Perspectives from the EU’s eastern border
During the last year, Poland has been in the heart of EU migration developments due its geographic location. We caught up with Katarzyna Kubicius, Head of Information and Tracing Service at the Polish Red Cross, to hear more about how their work to support people on the move has been affected.
To what extent has Polish Red Cross work on migrations changed over the last year?
Following growing numbers of people trying to enter Poland from Belarus, the government declared a state of emergency between 2 September 2021 and 30 June this year. This included limiting people's movement in a 3-km-wide strip of land along the border, where nobody could enter, including aid organisations. As a result, assistance could not reach people in need. As Polish Red Cross, we had to find our way through this tricky situation while standing by our principles, especially our neutrality.
We sought to establish dialogue with the authorities, calling for full and regular access to all migrants, wherever they may be and irrespective of their legal status. At the same time, with the operational and financial support of the International Federation of Red Cross and Red Crescent Societies (IFRC), we managed to expand our activities.
We set up local distribution points to help migrants along the Polish-Belarus border. In collaboration with local NGOs, we have been distributing packages containing warm clothes, shoes, blankets and hygiene items. At first, our rescue teams could only access the emergency zone accompanied by the Office of Commissioner for Human Rights. Later, we managed to reach an agreement with border guards to provide humanitarian and medical aid at the emergency border zone three days per week. During these visits, we offered first aid assistance, identified potential medical needs and advised border guards when people needed to be referred to hospital for further assessment. We were worried to hear that people were not always able to access protection services. We also distributed leaflets with information on Red Cross support to find family members and worked with the International Committee of the Red Cross (ICRC) to try to identify the bodies of dead migrants – a very difficult task given the scarce information available.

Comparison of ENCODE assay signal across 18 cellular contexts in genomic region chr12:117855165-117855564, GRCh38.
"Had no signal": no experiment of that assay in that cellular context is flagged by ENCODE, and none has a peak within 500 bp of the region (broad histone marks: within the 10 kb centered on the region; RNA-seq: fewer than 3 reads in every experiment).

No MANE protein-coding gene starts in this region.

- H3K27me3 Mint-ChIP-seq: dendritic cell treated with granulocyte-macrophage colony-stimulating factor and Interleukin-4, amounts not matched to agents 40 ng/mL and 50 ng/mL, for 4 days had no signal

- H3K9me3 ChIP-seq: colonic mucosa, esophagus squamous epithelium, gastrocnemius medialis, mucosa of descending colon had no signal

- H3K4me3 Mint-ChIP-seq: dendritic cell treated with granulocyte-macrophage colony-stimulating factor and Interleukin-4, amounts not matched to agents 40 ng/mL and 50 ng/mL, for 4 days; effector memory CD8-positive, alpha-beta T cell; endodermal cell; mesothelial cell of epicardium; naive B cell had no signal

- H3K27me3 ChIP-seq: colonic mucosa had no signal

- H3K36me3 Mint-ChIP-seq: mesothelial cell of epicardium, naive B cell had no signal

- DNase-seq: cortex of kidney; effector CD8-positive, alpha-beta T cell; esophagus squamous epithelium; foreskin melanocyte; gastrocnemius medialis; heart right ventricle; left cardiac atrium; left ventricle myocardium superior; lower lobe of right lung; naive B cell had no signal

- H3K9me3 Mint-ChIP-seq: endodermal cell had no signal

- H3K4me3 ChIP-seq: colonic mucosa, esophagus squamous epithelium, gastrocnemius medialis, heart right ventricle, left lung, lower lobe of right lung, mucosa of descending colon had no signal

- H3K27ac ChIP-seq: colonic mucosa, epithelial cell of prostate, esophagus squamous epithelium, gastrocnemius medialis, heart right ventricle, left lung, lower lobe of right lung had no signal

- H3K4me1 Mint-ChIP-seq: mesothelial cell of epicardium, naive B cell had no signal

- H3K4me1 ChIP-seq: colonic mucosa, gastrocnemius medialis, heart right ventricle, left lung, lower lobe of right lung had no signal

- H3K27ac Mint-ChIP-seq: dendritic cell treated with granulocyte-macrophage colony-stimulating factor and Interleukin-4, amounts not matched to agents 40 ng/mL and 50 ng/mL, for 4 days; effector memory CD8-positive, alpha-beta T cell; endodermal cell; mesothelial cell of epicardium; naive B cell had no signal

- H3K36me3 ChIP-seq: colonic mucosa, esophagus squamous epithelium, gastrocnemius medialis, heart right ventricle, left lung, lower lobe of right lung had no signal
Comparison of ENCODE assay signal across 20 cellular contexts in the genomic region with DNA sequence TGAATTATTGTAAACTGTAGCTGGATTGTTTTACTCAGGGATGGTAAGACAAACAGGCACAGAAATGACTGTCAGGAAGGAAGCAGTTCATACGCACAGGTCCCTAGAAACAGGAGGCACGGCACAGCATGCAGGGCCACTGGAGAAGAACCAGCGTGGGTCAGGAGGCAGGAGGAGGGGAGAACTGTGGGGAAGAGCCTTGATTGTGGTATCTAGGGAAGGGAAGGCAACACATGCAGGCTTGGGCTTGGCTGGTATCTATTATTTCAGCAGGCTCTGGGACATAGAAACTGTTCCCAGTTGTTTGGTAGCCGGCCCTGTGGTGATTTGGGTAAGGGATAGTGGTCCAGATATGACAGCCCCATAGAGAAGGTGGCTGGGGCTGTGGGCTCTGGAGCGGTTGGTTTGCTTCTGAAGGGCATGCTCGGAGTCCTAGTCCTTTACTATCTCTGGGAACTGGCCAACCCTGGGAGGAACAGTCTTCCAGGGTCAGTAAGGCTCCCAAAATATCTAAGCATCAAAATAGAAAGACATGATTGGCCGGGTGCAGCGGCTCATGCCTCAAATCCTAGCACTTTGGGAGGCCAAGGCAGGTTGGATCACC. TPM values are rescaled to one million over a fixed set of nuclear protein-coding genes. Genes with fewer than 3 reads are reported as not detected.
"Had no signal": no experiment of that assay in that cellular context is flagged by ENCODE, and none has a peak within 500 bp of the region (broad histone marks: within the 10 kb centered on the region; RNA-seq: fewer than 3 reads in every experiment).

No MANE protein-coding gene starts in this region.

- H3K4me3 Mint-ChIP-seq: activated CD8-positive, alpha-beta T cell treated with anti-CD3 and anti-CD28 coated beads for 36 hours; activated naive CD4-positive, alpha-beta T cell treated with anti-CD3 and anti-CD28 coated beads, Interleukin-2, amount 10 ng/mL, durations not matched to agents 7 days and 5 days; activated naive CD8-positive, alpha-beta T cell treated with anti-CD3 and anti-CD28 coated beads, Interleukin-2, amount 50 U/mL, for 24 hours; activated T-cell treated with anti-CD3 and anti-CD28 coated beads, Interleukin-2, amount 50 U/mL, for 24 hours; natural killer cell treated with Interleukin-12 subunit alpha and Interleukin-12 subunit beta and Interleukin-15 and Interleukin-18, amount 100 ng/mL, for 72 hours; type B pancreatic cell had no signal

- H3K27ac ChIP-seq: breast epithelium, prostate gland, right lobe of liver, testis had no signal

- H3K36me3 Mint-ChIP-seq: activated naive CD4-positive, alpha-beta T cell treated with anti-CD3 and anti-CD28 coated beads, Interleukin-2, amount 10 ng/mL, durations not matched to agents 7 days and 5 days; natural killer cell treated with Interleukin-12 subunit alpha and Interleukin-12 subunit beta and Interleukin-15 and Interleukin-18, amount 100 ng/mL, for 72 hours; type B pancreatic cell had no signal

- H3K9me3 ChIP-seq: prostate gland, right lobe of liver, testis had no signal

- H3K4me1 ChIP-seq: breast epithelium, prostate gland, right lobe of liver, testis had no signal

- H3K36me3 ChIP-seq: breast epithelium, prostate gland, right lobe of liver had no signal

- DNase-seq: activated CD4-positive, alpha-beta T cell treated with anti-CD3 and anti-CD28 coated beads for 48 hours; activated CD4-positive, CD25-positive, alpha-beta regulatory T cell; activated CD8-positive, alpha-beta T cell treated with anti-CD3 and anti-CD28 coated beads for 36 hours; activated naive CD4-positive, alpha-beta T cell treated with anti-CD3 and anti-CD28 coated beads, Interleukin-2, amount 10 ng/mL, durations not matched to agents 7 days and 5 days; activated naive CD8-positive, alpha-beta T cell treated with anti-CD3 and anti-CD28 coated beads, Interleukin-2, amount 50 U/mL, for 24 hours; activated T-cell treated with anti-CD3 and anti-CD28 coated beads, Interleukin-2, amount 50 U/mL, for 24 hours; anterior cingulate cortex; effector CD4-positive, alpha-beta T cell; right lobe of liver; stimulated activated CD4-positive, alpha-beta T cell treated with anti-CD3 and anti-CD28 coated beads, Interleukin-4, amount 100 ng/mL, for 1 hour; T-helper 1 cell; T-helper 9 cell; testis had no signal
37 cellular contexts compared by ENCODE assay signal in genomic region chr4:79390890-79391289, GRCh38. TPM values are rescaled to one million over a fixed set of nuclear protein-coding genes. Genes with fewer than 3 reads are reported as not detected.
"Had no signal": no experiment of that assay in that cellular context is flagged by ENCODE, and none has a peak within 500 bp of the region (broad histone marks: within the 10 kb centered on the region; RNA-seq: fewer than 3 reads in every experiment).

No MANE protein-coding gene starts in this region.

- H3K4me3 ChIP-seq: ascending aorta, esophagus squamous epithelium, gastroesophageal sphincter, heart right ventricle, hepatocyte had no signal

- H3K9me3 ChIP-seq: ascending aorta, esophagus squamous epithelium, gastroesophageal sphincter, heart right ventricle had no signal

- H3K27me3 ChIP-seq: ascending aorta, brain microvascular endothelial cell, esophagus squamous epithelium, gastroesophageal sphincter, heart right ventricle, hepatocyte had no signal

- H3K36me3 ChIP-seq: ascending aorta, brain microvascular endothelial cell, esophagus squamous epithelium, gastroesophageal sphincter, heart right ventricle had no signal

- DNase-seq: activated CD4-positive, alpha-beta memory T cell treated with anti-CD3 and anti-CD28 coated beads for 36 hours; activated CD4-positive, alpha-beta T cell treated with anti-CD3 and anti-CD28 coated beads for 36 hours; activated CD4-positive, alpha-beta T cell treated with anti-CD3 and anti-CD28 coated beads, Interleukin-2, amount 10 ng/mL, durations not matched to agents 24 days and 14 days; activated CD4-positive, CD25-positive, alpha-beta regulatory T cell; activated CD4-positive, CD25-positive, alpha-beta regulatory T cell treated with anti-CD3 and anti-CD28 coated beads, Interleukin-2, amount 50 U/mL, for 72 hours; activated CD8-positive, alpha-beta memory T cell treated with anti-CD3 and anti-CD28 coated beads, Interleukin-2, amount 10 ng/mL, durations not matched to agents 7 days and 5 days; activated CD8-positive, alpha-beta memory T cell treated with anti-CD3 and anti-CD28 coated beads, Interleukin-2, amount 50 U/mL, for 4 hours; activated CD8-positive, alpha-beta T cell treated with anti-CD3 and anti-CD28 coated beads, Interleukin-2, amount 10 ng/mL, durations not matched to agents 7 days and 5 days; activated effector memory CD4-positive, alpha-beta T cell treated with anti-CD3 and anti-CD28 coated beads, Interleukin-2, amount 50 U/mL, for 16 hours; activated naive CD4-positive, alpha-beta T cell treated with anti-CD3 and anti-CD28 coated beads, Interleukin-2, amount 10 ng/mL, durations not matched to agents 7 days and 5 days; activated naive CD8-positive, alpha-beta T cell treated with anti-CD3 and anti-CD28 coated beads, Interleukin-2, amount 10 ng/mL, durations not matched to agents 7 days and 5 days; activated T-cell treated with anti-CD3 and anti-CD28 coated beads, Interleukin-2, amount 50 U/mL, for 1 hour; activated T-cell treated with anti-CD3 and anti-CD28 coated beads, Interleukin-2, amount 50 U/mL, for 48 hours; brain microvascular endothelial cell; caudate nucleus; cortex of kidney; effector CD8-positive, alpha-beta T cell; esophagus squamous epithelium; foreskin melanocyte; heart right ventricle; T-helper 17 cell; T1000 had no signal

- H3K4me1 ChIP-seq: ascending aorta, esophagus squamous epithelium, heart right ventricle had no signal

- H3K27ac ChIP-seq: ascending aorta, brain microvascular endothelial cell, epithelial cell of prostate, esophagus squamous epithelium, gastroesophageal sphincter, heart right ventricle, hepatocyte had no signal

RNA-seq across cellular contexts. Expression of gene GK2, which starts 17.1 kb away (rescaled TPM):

We built our capacity and operational resources throughout these months, which has helped us be better prepared to respond to the displacement from Ukraine. From the beginning of the conflict, we have been supporting thousands of people with primary health services, as well as with mental health and psychological support at borders, reception centres and train stations. In collaboration with our colleagues from across the International Red Cross and Red Crescent Movement we have been able to transition to full-scale migration operations.
How has the displacement from Ukraine impacted local society? Are there any good practices that could be replicated in other migration responses?